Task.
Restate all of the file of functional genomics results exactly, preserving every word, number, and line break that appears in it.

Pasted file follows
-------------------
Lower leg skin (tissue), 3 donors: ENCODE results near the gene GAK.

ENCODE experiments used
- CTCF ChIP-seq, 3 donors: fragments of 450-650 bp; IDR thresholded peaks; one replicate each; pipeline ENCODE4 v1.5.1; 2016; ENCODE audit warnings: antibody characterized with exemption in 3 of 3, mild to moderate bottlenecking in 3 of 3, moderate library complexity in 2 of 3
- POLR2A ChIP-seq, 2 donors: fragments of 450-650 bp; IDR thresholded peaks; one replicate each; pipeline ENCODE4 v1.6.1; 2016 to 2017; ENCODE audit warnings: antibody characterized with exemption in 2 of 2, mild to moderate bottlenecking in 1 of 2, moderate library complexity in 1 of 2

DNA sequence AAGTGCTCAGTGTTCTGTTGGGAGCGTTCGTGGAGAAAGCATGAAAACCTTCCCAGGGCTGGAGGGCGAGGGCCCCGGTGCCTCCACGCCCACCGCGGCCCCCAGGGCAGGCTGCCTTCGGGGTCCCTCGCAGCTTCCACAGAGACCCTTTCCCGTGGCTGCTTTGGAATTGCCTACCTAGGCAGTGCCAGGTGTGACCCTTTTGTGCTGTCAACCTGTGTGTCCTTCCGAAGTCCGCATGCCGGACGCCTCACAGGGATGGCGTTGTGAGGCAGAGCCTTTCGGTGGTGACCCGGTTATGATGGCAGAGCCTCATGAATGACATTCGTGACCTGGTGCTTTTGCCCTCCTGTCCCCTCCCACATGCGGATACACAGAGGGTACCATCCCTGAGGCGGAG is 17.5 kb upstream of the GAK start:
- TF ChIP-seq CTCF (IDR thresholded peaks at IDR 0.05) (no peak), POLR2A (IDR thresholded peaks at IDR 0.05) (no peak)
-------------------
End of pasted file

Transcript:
Lower leg skin (tissue), 3 donors: ENCODE results near the gene GAK.

ENCODE experiments used
- CTCF ChIP-seq, 3 donors: fragments of 450-650 bp; IDR thresholded peaks; one replicate each; pipeline ENCODE4 v1.5.1; 2016; ENCODE audit warnings: antibody characterized with exemption in 3 of 3, mild to moderate bottlenecking in 3 of 3, moderate library complexity in 2 of 3
- POLR2A ChIP-seq, 2 donors: fragments of 450-650 bp; IDR thresholded peaks; one replicate each; pipeline ENCODE4 v1.6.1; 2016 to 2017; ENCODE audit warnings: antibody characterized with exemption in 2 of 2, mild to moderate bottlenecking in 1 of 2, moderate library complexity in 1 of 2

DNA sequence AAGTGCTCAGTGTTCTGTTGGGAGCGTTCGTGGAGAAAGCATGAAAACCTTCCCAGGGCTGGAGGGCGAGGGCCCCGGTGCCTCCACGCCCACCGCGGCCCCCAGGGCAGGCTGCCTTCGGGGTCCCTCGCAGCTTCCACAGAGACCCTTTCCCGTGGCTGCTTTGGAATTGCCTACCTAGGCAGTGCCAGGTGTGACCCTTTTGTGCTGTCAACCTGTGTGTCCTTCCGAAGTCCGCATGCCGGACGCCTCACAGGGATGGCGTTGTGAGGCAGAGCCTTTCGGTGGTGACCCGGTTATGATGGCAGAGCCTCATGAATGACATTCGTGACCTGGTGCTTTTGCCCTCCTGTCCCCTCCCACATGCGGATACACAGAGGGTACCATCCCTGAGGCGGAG is 17.5 kb upstream of the GAK start:
- TF ChIP-seq CTCF (IDR thresholded peaks at IDR 0.05) (no peak), POLR2A (IDR thresholded peaks at IDR 0.05) (no peak)